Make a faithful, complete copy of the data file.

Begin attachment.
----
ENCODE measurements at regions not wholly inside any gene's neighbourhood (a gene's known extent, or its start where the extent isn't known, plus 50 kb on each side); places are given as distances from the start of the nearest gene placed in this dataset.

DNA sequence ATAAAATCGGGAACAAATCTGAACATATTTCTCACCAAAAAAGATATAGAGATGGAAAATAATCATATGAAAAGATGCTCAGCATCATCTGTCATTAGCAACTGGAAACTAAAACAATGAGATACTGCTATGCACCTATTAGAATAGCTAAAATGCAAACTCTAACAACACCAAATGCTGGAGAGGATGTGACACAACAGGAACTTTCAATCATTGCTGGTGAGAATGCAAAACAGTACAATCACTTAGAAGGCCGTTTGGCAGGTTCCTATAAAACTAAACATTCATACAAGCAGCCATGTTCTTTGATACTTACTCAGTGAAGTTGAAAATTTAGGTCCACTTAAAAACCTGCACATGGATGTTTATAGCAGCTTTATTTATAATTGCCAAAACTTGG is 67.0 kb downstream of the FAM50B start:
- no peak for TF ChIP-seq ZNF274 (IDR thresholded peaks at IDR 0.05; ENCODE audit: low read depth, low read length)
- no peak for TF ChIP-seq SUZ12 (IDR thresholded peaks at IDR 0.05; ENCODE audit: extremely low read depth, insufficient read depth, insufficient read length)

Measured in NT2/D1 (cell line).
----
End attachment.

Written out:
ENCODE measurements at regions not wholly inside any gene's neighbourhood (a gene's known extent, or its start where the extent isn't known, plus 50 kb on each side); places are given as distances from the start of the nearest gene placed in this dataset.

DNA sequence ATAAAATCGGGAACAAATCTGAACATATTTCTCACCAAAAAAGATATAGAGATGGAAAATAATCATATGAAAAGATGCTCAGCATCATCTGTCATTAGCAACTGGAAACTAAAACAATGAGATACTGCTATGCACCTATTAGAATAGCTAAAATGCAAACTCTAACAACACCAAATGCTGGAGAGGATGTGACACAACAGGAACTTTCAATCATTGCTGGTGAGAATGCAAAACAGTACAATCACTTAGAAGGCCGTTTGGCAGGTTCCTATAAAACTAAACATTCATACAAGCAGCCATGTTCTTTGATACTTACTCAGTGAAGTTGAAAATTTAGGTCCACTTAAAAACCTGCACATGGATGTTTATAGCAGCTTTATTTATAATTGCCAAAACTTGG is 67.0 kb downstream of the FAM50B start:
- no peak for TF ChIP-seq ZNF274 (IDR thresholded peaks at IDR 0.05; ENCODE audit: low read depth, low read length)
- no peak for TF ChIP-seq SUZ12 (IDR thresholded peaks at IDR 0.05; ENCODE audit: extremely low read depth, insufficient read depth, insufficient read length)

Measured in NT2/D1 (cell line).